Words are one of our primary tools as lawyers. We use them frequently, but if we don’t take the time to hone them they will become dull, and we’ll make mistakes.
I’m sure you know that Latin in almost all contexts is out.
But what about jargon? Technical language? Should you paraphrase legislation or quote it?
The talent of the best advocates in the world is that they can take a complex subject and express it in simple terms.
That does not mean using childlike language. It means simplicity of expression, concise use of language and an appreciation of the subtle message that one word will send, where another would not.
It’s harder than it seems. But simplicity will always be more powerful than complexity.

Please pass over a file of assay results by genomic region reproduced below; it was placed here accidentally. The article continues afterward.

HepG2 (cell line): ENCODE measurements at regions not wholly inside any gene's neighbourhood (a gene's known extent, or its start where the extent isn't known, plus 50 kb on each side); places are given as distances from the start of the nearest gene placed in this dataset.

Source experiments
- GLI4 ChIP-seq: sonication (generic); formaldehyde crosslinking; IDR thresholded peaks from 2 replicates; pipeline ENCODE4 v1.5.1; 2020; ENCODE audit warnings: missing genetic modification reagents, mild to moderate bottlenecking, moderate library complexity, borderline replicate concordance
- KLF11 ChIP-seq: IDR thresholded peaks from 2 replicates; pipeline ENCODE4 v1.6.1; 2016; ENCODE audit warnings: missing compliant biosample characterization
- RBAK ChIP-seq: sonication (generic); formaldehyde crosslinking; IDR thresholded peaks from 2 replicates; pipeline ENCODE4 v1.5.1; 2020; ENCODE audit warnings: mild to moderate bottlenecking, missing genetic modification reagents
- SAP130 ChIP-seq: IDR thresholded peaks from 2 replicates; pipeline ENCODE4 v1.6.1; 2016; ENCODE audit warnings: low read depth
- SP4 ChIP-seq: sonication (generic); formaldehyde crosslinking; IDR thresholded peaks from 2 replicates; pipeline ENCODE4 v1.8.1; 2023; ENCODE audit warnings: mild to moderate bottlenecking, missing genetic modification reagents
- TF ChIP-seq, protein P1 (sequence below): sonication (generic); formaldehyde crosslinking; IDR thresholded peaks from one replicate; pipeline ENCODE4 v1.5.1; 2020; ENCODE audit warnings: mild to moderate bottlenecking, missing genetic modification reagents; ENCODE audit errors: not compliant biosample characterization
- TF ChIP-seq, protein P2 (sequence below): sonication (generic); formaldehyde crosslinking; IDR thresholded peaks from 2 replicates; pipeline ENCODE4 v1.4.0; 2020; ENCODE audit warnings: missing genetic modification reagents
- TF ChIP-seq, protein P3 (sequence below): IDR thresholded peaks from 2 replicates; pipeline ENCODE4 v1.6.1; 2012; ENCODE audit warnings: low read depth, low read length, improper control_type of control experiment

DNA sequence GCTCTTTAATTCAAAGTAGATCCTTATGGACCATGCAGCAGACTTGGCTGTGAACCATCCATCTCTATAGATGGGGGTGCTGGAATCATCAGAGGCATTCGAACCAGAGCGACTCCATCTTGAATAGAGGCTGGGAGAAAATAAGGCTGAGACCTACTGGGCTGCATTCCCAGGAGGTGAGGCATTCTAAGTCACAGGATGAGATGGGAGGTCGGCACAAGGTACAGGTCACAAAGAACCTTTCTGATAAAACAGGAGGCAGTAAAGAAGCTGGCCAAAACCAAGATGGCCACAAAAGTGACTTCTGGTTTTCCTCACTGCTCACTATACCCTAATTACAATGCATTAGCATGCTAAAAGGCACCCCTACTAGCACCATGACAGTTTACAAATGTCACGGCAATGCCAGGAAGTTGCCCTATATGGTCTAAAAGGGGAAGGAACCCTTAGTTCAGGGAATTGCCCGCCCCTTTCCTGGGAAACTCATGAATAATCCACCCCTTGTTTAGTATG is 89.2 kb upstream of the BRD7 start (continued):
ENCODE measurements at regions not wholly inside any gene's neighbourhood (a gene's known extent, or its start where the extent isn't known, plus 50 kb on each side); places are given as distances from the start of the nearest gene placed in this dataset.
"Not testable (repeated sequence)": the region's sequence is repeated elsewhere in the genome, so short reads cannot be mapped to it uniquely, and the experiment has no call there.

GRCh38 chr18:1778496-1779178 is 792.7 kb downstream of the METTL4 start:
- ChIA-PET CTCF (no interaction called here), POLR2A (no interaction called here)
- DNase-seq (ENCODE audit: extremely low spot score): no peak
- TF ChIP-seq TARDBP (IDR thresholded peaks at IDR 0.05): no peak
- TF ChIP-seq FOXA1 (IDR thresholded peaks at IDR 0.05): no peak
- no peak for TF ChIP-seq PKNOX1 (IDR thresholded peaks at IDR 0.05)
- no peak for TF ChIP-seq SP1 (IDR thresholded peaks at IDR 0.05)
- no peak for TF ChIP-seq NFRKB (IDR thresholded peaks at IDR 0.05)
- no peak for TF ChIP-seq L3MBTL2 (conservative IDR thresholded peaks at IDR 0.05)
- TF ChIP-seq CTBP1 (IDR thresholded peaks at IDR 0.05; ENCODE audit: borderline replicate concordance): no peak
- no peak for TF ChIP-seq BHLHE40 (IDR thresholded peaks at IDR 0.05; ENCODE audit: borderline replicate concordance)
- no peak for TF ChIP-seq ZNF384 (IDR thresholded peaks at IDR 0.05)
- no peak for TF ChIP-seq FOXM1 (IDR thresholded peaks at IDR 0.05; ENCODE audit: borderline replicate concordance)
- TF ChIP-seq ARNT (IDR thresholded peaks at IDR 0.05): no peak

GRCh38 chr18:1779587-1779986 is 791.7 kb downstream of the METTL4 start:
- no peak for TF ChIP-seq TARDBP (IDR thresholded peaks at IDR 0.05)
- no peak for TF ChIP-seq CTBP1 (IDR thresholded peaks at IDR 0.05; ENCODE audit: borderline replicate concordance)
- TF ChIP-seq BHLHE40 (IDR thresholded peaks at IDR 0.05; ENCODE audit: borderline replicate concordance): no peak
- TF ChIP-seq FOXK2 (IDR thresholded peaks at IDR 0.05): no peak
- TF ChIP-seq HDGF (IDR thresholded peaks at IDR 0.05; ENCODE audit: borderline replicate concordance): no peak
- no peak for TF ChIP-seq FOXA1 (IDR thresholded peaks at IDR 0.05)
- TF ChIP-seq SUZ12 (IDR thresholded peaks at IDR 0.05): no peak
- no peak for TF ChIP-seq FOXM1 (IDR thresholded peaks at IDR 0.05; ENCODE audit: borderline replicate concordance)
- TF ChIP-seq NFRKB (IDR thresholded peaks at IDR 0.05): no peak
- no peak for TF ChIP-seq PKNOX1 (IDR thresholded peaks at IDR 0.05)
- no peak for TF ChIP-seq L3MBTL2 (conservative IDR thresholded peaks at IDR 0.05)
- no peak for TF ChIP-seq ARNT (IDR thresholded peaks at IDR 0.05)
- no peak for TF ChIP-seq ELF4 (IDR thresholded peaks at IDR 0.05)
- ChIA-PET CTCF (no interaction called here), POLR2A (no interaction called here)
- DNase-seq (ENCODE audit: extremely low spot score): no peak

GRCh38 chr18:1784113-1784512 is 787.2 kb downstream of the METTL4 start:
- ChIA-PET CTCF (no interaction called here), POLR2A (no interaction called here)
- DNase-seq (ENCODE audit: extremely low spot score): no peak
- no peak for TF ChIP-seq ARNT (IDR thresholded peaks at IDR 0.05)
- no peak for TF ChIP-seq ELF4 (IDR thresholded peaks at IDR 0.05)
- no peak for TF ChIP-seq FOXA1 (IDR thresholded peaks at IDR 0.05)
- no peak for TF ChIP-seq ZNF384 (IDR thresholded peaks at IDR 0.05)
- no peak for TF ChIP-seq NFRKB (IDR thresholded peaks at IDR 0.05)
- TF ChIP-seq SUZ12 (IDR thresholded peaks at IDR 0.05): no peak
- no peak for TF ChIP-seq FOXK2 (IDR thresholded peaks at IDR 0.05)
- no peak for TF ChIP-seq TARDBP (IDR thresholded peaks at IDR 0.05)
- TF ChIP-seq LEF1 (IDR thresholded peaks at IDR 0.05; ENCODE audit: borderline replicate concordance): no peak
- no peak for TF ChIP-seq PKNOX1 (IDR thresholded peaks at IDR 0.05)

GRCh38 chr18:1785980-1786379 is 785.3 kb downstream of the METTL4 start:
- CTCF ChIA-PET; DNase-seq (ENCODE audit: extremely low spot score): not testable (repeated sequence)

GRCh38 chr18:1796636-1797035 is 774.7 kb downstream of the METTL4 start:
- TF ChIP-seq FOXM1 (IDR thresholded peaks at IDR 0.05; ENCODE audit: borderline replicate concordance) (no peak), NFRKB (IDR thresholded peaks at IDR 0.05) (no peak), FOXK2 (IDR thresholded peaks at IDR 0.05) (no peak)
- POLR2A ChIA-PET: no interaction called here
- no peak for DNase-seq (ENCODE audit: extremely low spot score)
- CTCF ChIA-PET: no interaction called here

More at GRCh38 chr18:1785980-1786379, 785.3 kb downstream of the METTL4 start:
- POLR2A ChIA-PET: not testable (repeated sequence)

The Best Legal Writing is Authentic
Authenticity of expression (in particular when writing to clients) is a critical component of relationship development.
This is where phrases like “we note that” and “be advised that” really drive me nuts.
Nobody talks like that. Nobody writes like that in the real world.
So why, when lawyers decide to write, do these ridiculous phrases creep in so frequently? In fact, I dislike it so much I made a video about it:
Unless the situation calls for it (pleadings, Court submissions are obvious exceptions) your writing style should be, as close as possible, authentically you. Your clients will love you for it.
How Long Should a Legal Letter Be?
Only as long as it needs to be. No more. No less.